I really feel that many parts of our western society fail to value the importance of parenting. Doing your best job at being a parent has such societal and humanitarian benefits that it is priceless, but it seems to be diminished and not recognised, at the cost and peril of our future. We should be celebrating and valuing both mothers and fathers at every opportunity.

Elise: Motherhood is pure, much like the babies we birth.

It has been my biggest lesson in surrender and vulnerability. Motherhood has forced me to explore depths of myself I wouldn’t have reached without the birth of our son. It’s stripped me to my core and asked me to unlearn and relearn who I am, as both an individual and a mother to our child — and to remain open, always.

It’s an unnerving experience that leaves me constantly questioning whether or not I have done something or responded in the best possible way, and it’s easy to overcomplicate it all. It’s in those moments of raw uncertainty, when I’m at the edge, that I realise it’s actually very simple.

For me, it’s really shifted my perspective on what I value and see as important. Everything else has fallen away, this little being has become the centre of our universe, and it’s the most beautiful and fulfilling journey I’ve ever experienced.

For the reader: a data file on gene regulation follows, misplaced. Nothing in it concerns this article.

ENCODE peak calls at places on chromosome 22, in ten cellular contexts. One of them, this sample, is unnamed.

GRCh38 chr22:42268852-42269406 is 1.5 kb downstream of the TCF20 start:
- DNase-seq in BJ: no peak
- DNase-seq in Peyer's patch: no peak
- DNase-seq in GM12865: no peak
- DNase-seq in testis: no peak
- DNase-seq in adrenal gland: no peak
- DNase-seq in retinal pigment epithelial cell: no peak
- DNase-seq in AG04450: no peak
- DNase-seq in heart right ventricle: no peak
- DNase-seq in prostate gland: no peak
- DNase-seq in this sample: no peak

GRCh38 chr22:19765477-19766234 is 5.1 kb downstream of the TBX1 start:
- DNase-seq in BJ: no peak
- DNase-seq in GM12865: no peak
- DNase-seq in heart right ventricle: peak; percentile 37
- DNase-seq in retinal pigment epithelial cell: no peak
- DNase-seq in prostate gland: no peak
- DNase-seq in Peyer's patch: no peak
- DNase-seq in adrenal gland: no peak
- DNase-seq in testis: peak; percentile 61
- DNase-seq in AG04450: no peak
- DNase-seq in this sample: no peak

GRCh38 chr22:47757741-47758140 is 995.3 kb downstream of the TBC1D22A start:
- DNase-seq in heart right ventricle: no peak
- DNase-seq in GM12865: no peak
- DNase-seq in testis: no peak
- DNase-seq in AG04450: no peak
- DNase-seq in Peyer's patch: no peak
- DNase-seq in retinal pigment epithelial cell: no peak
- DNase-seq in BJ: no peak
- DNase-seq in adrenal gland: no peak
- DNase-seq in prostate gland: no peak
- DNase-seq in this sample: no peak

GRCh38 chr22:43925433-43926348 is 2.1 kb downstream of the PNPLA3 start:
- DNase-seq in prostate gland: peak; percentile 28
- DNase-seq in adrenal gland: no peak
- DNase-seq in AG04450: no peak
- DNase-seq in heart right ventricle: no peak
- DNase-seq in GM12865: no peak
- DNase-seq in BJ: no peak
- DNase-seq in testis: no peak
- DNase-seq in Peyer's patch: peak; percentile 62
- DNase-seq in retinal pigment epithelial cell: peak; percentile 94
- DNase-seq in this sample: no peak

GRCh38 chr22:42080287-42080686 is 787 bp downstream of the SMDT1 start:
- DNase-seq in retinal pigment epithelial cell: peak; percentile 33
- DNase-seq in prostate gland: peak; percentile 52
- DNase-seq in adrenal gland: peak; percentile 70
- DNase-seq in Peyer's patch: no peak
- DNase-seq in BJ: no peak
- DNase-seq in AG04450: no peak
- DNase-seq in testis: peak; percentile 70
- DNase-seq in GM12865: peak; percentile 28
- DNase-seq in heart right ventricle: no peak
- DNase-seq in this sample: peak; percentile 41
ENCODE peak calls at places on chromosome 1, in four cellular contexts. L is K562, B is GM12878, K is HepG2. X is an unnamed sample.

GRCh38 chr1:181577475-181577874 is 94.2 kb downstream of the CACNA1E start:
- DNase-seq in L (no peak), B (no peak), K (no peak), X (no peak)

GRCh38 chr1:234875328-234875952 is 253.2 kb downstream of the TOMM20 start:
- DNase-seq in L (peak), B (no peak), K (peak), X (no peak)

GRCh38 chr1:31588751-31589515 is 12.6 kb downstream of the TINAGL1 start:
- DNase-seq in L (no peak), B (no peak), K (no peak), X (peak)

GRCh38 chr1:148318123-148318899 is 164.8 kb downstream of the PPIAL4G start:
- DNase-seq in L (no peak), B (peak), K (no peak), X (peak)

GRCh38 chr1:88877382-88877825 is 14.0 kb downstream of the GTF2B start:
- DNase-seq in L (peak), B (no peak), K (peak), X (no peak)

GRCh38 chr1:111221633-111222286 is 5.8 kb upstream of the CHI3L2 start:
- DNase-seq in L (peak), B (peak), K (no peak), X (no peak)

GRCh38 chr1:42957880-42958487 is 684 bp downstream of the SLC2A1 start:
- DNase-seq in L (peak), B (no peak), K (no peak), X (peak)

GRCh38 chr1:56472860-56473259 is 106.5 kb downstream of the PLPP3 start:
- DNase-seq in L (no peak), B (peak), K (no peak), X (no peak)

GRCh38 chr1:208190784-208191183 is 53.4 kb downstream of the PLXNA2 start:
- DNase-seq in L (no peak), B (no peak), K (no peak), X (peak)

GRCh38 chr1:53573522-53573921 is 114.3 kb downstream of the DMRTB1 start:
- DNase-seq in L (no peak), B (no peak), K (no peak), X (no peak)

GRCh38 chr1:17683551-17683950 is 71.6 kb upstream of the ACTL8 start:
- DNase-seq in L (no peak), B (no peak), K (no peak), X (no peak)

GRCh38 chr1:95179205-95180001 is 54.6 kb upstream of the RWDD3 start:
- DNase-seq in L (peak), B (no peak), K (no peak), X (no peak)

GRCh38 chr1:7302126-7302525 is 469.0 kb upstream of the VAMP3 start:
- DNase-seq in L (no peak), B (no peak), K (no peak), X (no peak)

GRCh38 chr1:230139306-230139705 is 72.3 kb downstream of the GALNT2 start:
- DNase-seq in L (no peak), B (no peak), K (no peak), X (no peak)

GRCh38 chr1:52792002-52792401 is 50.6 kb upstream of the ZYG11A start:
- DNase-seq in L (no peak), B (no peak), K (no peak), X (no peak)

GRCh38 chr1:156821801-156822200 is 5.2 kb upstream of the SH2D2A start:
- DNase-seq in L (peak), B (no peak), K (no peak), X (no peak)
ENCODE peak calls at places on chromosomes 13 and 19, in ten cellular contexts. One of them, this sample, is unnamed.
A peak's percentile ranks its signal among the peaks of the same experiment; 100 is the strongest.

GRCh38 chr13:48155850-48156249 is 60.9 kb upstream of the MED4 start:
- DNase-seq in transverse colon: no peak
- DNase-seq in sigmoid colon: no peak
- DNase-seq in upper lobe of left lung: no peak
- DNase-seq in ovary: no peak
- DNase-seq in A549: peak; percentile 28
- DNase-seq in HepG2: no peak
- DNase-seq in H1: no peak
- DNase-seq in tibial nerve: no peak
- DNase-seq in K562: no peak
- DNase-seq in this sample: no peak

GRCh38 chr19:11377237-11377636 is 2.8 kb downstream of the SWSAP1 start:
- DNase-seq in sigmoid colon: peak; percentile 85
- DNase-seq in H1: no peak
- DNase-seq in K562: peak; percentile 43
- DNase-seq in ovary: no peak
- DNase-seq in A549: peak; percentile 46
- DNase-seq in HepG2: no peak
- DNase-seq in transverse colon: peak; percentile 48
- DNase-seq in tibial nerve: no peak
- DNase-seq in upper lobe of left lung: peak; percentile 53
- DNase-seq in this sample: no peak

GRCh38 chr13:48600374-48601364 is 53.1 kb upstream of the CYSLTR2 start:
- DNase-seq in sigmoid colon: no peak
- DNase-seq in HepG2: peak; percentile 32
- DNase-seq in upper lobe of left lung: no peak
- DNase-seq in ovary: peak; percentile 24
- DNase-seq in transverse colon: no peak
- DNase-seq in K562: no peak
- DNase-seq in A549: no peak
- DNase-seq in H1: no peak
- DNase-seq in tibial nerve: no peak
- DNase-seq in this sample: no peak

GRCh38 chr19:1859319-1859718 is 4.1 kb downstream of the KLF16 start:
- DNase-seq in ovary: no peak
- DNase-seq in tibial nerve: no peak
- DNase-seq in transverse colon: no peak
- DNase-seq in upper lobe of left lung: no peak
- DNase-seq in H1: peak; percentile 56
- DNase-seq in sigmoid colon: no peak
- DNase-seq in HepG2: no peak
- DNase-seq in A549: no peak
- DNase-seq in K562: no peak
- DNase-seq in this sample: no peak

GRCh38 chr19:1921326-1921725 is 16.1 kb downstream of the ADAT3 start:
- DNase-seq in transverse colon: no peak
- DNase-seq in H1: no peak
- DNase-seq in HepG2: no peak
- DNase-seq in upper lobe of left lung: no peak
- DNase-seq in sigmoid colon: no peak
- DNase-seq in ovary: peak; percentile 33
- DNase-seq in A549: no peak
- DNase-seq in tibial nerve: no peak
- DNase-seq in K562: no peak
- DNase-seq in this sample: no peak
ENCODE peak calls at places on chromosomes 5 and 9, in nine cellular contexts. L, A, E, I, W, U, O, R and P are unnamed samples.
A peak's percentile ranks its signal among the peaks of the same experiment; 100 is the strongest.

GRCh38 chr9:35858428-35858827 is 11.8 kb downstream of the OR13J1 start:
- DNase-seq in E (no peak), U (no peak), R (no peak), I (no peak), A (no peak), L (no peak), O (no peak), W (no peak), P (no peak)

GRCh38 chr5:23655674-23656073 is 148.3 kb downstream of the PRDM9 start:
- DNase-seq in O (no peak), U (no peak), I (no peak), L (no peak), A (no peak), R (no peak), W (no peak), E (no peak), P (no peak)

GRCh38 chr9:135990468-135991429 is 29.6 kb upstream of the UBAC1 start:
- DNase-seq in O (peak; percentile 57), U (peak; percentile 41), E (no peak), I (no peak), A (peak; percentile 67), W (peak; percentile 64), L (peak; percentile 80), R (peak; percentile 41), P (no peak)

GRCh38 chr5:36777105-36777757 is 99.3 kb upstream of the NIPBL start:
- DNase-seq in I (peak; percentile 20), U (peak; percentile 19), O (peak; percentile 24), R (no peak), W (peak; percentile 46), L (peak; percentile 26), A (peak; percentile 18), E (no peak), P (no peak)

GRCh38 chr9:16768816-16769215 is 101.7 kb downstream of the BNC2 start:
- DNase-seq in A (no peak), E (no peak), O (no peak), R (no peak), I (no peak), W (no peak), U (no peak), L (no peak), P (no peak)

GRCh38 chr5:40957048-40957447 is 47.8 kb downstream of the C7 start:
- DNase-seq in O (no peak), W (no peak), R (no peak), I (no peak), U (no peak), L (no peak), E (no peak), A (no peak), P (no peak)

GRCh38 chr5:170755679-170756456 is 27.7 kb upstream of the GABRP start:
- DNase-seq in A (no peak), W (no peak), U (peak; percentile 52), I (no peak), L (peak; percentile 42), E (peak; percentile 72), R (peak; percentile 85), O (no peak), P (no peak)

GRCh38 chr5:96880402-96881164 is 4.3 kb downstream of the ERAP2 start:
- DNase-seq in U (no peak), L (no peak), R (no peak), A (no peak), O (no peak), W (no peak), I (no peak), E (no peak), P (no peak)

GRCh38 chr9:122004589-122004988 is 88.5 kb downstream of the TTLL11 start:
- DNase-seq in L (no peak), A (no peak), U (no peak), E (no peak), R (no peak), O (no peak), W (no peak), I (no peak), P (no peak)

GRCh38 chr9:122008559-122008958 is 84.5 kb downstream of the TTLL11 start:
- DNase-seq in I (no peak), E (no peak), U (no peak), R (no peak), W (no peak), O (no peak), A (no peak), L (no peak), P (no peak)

Motherhood is a privilege, one that should never be taken lightly. It is through the endless love that we give our children that we have the opportunity to indirectly shape this world.

Has your relationship with and understanding of your own mother changed since becoming a mother yourself?

Mary: My own mother was a wonderful woman and mother, remarkable for her care, patience, kindness, wisdom, resilience, and sense of fun.  

When I became a mother myself, I really appreciated all that effort, love, and selflessness that my own mother had gone through during her youthful years, which I had not really thought about or appreciated until I had my own children.  

Prior to becoming a mother, I think I just took for granted all that she had sacrificed for us and I never really valued that not only was she a mother but a housekeeper, cook, organiser, financial advisor, psychologist, gardener, dressmaker, mediator and all those other skills that seem to develop as you journey through motherhood.